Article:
Scrutinising the scrutinisers

One of the more important circuits in the hidden wiring of the British constitution is the Committee of Selection.

Never heard of it? You're not alone.

This is the Commons select committee which "decides" which MP should sit on which public bill committee, scrutinising which piece of legislation.

I put scare quotes around the word "decide" because in reality, the Committee is a clearing house for lists produced by the party whips - there's not much, if any, real discussion of the names, and the meetings are almost embarrassingly short.

Now there are moves to open the whole thing up.

The Commons Procedure Committee has been running an inquiry into its operation and, my spies tell me, a few ideas for reform are beginning to crystallise.

I'm relying on spies because much of the evidence is being taken in private - with much entertainment afforded by the recent evidence from ex-Chief Whip Nick Brown, former Leader of the House Jack Straw and 1922 Committee chairman Graham Brady.

"Two reformist ultras and one from the Cave of Adullam," says my source.

They shared some not-in-front-of-the-children anecdotes about how the system really worked.

The next session should be even more fun, at least for those allowed in the room; I gather all three chief whips have been invited to give their thoughts to the committee.

But behind all the storytelling lurks a serious issue.

The public bill committee system has long been identified as a suitable case for treatment by the internal reform lobby in the Commons.

These are the ad hoc committees which are set up to scrutinise particular bills in detail - the "committee stage" of consideration.

Sometimes these committees do good work, but sometimes they are little more than a ritualistic rubber-stamping exercise, and sometimes they don't even complete their scrutiny, before the bill returns to the Commons.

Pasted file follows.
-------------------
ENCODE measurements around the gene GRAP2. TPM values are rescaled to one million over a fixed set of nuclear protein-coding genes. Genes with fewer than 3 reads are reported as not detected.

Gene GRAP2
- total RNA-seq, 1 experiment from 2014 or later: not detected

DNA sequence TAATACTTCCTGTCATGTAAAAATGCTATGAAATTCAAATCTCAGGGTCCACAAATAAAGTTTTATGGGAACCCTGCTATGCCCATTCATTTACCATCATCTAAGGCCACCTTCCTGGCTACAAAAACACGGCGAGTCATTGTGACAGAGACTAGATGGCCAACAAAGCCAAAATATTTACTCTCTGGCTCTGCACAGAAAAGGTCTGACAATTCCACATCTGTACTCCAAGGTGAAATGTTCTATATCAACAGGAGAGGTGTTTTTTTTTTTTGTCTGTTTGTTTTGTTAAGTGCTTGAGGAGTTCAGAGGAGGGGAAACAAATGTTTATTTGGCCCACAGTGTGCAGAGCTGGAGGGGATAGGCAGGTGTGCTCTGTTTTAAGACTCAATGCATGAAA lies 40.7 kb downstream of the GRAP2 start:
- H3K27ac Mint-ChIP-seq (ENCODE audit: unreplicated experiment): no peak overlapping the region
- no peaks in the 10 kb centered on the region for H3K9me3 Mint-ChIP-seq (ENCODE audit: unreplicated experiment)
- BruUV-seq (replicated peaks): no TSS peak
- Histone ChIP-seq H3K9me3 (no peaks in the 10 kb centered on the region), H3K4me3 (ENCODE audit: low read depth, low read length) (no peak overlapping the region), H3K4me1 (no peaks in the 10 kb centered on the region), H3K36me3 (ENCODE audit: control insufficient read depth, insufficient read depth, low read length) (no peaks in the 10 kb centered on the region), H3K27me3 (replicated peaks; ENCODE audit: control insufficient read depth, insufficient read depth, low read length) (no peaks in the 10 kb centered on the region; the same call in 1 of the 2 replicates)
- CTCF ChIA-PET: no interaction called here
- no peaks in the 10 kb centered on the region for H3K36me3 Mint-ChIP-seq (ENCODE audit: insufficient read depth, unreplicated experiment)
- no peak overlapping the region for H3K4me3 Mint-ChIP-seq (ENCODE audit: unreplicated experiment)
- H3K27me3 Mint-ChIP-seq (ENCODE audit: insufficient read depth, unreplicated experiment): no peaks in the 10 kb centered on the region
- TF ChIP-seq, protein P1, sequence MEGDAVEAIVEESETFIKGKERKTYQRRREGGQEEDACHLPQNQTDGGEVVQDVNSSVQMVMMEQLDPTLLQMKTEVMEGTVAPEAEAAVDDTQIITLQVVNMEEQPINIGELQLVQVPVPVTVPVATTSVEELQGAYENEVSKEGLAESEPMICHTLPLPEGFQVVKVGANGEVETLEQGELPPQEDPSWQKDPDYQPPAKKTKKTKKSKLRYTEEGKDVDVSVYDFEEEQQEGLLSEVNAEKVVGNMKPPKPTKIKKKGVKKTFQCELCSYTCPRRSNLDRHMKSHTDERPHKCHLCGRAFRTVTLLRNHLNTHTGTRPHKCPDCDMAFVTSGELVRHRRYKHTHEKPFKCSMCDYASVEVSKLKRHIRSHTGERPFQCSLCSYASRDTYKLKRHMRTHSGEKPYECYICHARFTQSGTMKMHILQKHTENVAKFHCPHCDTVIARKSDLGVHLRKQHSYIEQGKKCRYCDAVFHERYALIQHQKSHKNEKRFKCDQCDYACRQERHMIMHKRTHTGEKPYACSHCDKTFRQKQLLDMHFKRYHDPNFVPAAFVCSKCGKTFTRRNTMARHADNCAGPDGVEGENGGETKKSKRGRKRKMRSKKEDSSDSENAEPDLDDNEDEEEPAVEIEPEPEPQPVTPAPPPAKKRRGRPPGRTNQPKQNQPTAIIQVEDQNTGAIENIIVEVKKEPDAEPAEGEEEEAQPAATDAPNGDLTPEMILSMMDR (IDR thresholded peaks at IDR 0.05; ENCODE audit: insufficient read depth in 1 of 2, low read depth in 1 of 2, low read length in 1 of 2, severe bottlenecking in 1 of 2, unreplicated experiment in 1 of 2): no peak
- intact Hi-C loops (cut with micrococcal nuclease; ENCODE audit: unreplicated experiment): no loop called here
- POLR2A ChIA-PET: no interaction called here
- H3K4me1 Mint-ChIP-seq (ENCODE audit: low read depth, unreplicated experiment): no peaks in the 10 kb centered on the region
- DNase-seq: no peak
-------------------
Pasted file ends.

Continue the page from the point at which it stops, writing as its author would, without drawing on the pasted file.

There's a general complaint that the parties use the present set-up to keep MPs who might ask awkward questions or push awkward causes off public bill committees where they might do a bit of damage to legislation.

There's the famous case of GP-turned-MP, Dr Sarah Wollaston, kept off the committee for the Health and Social Care Bill, having told the whips she had some ideas about how to improve it.

And then there are the Labour gripes about the way in which MPs, like Robert Flello, with traditionalist views on marriage, were kept off the committee on the gay marriage bill.

Certainly, the argument can be made that a bit more expertise on the Health and Social Care Bill Committee might have saved the government an awful lot of trouble.

A number of possible remedies are being discussed.

First, and most controversially, that the chair of the Committee of Selection should be elected annually.

At the moment the post is appointed, and the thought is that direct accountability to MPs is needed and that the post is so crucial that the elections should happen every year - forcing the incumbent to keep in close touch with MPs from all sides.

Second, that the Commons select committee most concerned with a particular Bill (say, the Energy and Climate Change Committee, for the Energy Bill) should be able to nominate two of its members to sit on the public bill committee.

This would bring in members with actual experience and expertise… and there is even a semi-precedent from earlier in the parliament, when the Education Committee Chair, Graham Stuart, sat on the committee for the Education Bill.

Third, that the chairs of public bill committees should be able to allow an MP who wasn't on their committee, but had a particular issue to raise, to make a short speech.

There's more equivocation about holding votes in the Commons on public bill committee memberships - Nick Brown pointed out that a majority party in the Commons could decide to be mischievous and meddle with the membership of minority parties, perhaps installing a known trouble maker or maverick… Perish the thought.

It will be some time before any recommendations emerge, and still longer before they are voted on, but this is quite radical stuff.

No-one is arguing that a government should be stopped from getting its legislation through - but allowing more opportunity for thorough scrutiny and the asking of awkward questions is no small thing.

And of course it's only part of the jigsaw...

But it will be fascinating to see how a government that has always promised to open up parliament will respond.